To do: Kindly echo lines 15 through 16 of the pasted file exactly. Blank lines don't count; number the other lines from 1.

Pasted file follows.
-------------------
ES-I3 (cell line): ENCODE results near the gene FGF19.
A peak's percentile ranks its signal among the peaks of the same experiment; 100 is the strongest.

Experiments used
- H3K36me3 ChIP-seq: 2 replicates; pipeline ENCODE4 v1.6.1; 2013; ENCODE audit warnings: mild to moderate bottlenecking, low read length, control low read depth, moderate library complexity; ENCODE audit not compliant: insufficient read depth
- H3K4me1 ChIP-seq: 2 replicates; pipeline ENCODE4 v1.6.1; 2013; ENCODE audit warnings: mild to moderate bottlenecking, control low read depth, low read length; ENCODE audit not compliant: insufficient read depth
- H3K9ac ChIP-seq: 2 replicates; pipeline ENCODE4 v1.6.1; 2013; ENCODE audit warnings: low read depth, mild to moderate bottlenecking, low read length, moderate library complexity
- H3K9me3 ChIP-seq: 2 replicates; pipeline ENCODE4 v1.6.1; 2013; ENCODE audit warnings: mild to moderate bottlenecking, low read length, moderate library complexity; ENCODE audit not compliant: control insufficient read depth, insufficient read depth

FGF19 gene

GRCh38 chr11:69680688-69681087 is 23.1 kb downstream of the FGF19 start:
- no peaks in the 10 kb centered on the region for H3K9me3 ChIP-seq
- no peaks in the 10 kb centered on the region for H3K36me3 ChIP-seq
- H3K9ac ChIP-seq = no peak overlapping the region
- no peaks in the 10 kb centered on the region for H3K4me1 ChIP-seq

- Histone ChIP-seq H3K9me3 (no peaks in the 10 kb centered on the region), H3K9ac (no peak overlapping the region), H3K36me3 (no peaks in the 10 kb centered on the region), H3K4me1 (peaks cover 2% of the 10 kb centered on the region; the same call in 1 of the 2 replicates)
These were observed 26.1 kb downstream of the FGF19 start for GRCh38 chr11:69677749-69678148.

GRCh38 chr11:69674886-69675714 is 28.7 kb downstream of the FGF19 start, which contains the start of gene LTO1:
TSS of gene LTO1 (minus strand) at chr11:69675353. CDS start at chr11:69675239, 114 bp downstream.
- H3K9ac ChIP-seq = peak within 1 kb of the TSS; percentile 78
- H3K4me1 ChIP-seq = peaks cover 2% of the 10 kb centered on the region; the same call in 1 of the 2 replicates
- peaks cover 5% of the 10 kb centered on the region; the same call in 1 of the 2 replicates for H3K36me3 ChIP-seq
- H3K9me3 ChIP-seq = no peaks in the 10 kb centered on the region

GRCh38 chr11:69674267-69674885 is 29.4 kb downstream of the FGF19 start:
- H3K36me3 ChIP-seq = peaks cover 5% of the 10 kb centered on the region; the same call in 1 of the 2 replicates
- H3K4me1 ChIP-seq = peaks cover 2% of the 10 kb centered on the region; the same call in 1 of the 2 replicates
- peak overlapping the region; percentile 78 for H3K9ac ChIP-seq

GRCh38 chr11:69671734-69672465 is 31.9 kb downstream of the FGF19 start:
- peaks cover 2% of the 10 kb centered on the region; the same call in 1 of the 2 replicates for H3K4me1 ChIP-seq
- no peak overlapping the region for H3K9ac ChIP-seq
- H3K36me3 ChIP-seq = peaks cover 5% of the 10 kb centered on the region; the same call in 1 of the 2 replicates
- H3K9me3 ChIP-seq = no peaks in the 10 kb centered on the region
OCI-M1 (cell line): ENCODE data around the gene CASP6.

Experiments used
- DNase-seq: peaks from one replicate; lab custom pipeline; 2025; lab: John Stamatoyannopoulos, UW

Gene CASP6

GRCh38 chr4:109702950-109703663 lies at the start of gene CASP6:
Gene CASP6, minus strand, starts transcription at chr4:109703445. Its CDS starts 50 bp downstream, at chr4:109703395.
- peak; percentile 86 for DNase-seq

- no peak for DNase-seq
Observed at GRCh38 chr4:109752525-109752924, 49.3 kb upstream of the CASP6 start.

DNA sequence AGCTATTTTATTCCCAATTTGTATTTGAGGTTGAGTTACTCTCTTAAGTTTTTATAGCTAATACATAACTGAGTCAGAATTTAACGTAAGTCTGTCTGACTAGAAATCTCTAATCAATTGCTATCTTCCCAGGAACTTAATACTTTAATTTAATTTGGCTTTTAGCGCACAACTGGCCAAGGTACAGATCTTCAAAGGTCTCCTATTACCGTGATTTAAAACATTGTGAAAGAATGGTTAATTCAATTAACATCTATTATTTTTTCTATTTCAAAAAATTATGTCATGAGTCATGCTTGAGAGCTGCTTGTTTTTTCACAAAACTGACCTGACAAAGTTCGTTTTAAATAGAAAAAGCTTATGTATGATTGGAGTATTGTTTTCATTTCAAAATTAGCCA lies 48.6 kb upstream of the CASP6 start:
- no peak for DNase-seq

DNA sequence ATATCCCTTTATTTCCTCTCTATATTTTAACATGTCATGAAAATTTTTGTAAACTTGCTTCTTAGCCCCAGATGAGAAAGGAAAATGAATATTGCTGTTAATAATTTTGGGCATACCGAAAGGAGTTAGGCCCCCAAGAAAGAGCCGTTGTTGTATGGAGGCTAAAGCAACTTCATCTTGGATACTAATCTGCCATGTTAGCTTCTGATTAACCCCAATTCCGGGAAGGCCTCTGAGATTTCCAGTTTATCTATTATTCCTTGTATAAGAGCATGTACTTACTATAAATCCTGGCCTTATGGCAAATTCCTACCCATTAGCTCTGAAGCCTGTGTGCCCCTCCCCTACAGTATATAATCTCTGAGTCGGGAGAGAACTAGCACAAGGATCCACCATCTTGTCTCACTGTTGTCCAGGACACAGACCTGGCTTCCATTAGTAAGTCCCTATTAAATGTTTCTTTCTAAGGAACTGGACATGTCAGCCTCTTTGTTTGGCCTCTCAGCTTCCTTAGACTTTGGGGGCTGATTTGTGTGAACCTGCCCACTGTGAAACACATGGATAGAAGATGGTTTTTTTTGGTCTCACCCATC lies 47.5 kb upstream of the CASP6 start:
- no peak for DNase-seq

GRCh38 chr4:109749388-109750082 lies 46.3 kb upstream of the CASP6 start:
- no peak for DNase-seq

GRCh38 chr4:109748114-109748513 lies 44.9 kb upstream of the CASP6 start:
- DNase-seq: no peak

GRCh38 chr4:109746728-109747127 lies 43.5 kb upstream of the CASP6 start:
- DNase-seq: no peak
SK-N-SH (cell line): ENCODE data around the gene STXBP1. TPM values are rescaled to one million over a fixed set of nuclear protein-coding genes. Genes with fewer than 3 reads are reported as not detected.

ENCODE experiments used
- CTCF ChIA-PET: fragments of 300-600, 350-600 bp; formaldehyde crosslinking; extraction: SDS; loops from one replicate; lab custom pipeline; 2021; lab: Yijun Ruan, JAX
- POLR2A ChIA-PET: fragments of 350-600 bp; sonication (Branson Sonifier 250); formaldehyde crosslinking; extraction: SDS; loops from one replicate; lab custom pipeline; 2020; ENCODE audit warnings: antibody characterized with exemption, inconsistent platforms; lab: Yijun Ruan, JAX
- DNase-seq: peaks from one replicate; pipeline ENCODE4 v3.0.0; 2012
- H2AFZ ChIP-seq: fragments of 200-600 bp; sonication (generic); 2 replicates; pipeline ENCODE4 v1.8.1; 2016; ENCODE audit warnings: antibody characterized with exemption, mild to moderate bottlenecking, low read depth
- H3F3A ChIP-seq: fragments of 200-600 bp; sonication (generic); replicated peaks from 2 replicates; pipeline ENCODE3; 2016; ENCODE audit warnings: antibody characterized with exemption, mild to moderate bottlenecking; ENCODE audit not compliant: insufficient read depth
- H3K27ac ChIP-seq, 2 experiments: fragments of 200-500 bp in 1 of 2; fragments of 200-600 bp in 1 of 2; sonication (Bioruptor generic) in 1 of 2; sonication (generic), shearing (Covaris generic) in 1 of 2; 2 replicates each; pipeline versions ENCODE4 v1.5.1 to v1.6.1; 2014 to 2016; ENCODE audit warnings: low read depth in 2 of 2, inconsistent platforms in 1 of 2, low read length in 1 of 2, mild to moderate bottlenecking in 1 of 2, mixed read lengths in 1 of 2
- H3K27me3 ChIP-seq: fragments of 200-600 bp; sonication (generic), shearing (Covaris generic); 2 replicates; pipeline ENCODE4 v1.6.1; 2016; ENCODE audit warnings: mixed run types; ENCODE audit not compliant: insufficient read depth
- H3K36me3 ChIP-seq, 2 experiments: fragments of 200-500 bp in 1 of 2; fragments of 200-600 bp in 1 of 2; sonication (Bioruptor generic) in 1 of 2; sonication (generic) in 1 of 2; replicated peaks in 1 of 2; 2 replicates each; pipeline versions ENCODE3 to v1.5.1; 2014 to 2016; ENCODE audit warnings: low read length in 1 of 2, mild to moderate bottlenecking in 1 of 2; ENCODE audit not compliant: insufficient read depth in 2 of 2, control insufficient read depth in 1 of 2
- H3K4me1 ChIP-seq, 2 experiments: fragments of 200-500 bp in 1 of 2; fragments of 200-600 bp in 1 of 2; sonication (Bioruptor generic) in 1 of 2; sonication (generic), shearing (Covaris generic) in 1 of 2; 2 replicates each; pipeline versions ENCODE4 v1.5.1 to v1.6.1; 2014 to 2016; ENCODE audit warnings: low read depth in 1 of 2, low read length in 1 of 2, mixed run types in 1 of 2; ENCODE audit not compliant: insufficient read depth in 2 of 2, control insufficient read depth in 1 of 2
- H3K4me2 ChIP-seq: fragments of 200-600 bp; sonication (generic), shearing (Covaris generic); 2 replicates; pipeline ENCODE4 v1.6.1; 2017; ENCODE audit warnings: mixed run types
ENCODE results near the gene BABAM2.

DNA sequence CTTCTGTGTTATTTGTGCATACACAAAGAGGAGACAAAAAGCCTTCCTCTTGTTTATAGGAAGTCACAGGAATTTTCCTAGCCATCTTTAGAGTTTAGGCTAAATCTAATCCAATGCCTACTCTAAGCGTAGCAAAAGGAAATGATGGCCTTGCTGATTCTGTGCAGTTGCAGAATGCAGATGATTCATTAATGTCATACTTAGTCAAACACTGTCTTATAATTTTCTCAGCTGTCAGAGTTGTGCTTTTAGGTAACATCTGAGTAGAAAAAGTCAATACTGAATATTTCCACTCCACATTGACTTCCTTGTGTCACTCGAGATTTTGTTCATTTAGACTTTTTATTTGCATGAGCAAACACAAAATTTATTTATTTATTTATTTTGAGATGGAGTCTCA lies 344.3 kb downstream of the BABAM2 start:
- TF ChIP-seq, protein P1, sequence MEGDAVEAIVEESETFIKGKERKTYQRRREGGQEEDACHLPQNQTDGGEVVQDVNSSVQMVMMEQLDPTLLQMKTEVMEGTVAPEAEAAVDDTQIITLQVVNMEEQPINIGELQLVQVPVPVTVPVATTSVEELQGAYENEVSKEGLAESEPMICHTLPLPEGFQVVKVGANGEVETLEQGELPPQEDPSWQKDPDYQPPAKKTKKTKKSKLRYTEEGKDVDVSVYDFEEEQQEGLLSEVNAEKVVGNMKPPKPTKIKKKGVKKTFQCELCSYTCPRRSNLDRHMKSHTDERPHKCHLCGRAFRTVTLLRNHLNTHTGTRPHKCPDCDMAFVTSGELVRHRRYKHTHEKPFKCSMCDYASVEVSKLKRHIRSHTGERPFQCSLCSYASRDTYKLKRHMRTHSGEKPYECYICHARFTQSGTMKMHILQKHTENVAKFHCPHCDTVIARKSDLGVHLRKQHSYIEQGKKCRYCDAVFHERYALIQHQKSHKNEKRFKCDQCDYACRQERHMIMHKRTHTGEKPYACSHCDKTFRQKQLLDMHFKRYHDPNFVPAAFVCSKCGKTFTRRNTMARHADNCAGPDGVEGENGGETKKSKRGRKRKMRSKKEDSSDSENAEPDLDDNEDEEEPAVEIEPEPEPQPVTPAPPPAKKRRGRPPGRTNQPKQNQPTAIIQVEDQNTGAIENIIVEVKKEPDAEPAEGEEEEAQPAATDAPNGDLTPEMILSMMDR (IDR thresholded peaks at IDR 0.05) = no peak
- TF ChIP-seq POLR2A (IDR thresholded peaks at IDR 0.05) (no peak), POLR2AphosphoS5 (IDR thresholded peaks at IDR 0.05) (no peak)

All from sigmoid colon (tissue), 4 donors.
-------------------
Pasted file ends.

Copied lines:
These were observed 26.1 kb downstream of the FGF19 start for GRCh38 chr11:69677749-69678148.

GRCh38 chr11:69674886-69675714 is 28.7 kb downstream of the FGF19 start, which contains the start of gene LTO1: